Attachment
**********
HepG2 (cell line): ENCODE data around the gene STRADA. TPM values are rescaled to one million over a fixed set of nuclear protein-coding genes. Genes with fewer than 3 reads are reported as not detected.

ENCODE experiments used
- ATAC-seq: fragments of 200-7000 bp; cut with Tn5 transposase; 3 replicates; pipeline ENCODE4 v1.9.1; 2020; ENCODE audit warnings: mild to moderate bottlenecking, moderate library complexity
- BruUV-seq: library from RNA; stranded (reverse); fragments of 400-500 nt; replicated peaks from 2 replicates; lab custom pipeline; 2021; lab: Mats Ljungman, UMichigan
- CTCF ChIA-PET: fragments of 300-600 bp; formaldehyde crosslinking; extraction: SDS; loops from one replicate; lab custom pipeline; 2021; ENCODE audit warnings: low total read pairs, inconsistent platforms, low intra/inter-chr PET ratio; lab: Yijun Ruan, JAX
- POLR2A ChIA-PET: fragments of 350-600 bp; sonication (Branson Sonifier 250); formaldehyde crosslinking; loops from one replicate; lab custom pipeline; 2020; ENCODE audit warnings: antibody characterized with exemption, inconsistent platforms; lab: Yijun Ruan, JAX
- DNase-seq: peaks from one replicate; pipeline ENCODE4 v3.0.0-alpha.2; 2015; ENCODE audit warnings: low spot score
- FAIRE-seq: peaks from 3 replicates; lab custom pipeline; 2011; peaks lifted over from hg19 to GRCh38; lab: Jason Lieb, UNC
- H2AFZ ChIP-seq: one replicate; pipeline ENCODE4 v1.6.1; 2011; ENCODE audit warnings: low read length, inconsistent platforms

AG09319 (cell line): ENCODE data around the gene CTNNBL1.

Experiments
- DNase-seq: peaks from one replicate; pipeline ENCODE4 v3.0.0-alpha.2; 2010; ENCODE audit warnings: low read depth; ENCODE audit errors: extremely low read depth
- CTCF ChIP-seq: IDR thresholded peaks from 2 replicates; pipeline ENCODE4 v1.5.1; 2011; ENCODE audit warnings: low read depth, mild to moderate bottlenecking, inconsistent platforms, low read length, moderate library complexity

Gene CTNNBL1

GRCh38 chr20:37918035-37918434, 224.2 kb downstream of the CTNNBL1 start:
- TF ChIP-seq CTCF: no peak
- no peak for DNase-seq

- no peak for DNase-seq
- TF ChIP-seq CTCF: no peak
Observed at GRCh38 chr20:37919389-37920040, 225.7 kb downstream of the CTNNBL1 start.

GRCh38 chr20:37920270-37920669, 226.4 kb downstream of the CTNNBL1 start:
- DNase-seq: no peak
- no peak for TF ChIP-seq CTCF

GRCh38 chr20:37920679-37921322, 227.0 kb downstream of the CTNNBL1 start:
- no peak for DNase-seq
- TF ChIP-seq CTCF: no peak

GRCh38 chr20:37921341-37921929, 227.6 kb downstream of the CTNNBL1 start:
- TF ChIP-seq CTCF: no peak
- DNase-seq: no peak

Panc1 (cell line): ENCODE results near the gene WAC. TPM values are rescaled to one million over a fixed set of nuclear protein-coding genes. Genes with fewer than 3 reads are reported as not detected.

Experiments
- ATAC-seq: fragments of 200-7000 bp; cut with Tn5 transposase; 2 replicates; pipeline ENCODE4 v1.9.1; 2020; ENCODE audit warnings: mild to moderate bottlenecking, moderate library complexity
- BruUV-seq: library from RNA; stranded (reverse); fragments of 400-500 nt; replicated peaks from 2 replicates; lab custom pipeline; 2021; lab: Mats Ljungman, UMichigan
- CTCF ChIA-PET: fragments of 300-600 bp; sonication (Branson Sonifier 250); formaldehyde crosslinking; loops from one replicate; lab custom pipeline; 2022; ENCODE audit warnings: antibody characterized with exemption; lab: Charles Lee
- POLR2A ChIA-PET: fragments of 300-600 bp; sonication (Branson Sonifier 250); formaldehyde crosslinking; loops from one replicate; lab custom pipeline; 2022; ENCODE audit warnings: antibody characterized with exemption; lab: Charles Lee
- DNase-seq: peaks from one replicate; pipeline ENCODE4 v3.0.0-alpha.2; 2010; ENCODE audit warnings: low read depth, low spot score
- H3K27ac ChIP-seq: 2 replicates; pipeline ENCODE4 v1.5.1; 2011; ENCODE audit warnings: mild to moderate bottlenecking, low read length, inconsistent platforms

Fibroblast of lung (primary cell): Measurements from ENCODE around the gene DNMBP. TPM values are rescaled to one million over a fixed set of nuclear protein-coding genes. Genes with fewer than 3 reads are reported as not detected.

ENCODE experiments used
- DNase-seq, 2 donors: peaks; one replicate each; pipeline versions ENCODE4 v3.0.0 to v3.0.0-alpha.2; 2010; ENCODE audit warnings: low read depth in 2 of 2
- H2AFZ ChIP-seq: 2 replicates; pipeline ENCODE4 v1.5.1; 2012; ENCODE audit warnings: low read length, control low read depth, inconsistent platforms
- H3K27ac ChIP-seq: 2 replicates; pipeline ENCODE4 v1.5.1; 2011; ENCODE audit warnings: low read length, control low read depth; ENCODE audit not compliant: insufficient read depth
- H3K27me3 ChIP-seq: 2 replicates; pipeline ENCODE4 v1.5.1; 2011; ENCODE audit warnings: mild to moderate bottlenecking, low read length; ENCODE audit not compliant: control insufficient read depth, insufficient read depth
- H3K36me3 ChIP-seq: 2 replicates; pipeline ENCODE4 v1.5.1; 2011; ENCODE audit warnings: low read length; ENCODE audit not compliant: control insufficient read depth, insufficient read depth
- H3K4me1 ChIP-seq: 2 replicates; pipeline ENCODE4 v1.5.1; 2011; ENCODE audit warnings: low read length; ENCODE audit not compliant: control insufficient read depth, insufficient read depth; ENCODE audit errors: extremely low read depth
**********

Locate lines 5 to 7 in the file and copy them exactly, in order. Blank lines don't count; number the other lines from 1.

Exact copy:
- CTCF ChIA-PET: fragments of 300-600 bp; formaldehyde crosslinking; extraction: SDS; loops from one replicate; lab custom pipeline; 2021; ENCODE audit warnings: low total read pairs, inconsistent platforms, low intra/inter-chr PET ratio; lab: Yijun Ruan, JAX
- POLR2A ChIA-PET: fragments of 350-600 bp; sonication (Branson Sonifier 250); formaldehyde crosslinking; loops from one replicate; lab custom pipeline; 2020; ENCODE audit warnings: antibody characterized with exemption, inconsistent platforms; lab: Yijun Ruan, JAX
- DNase-seq: peaks from one replicate; pipeline ENCODE4 v3.0.0-alpha.2; 2015; ENCODE audit warnings: low spot score